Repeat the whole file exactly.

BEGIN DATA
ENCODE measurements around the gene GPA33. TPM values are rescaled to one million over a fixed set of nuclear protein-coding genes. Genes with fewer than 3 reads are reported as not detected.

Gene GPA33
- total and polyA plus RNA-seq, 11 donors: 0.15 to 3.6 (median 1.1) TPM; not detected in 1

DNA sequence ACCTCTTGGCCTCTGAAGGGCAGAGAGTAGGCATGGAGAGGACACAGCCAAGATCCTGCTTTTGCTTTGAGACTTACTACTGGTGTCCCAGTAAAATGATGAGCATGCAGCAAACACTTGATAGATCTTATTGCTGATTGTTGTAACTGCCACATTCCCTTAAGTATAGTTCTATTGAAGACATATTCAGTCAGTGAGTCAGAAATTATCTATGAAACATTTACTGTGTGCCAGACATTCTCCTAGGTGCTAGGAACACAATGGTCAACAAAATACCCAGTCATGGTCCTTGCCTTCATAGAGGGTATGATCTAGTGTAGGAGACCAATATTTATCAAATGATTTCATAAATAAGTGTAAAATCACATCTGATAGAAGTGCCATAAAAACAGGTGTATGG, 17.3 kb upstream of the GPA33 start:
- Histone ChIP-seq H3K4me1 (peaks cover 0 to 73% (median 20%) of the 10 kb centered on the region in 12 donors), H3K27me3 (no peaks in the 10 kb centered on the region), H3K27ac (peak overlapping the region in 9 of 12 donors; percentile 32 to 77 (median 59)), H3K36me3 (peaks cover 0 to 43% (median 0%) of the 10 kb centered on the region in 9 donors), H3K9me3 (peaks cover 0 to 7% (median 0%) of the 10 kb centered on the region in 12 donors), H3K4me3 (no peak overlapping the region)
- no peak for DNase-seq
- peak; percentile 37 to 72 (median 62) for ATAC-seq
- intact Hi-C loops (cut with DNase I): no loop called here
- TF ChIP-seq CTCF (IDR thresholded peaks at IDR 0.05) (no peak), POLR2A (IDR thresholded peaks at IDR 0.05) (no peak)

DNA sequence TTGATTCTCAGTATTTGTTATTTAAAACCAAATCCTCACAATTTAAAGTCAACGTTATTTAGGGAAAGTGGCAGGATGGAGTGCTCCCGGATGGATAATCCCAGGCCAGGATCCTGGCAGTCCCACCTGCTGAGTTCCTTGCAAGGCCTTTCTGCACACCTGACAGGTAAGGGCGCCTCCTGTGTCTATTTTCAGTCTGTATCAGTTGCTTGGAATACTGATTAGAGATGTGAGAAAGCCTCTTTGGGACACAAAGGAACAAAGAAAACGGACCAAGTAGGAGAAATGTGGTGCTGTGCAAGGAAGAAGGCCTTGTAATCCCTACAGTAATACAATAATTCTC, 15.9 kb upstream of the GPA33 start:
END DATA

ENCODE measurements around the gene GPA33. TPM values are rescaled to one million over a fixed set of nuclear protein-coding genes. Genes with fewer than 3 reads are reported as not detected.

Gene GPA33
- total and polyA plus RNA-seq, 11 donors: 0.15 to 3.6 (median 1.1) TPM; not detected in 1

DNA sequence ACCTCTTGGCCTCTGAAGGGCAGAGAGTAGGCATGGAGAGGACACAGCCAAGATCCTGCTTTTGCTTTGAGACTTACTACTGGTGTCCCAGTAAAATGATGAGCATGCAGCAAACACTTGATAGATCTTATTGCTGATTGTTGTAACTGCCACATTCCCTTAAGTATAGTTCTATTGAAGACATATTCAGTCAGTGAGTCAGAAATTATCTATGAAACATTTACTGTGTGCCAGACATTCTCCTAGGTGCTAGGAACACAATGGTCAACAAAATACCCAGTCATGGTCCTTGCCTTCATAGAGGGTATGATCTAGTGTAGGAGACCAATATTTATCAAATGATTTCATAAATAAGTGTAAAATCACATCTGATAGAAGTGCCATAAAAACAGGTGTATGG, 17.3 kb upstream of the GPA33 start:
- Histone ChIP-seq H3K4me1 (peaks cover 0 to 73% (median 20%) of the 10 kb centered on the region in 12 donors), H3K27me3 (no peaks in the 10 kb centered on the region), H3K27ac (peak overlapping the region in 9 of 12 donors; percentile 32 to 77 (median 59)), H3K36me3 (peaks cover 0 to 43% (median 0%) of the 10 kb centered on the region in 9 donors), H3K9me3 (peaks cover 0 to 7% (median 0%) of the 10 kb centered on the region in 12 donors), H3K4me3 (no peak overlapping the region)
- no peak for DNase-seq
- peak; percentile 37 to 72 (median 62) for ATAC-seq
- intact Hi-C loops (cut with DNase I): no loop called here
- TF ChIP-seq CTCF (IDR thresholded peaks at IDR 0.05) (no peak), POLR2A (IDR thresholded peaks at IDR 0.05) (no peak)

DNA sequence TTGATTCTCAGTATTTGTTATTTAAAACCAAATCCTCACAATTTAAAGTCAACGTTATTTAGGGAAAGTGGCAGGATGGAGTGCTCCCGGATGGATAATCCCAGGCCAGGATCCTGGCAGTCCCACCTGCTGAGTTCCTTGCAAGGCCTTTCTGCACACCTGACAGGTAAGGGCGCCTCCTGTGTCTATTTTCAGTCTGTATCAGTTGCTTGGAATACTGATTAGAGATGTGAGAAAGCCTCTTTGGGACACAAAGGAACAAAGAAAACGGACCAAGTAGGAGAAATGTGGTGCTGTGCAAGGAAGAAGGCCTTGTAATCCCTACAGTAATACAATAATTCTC, 15.9 kb upstream of the GPA33 start: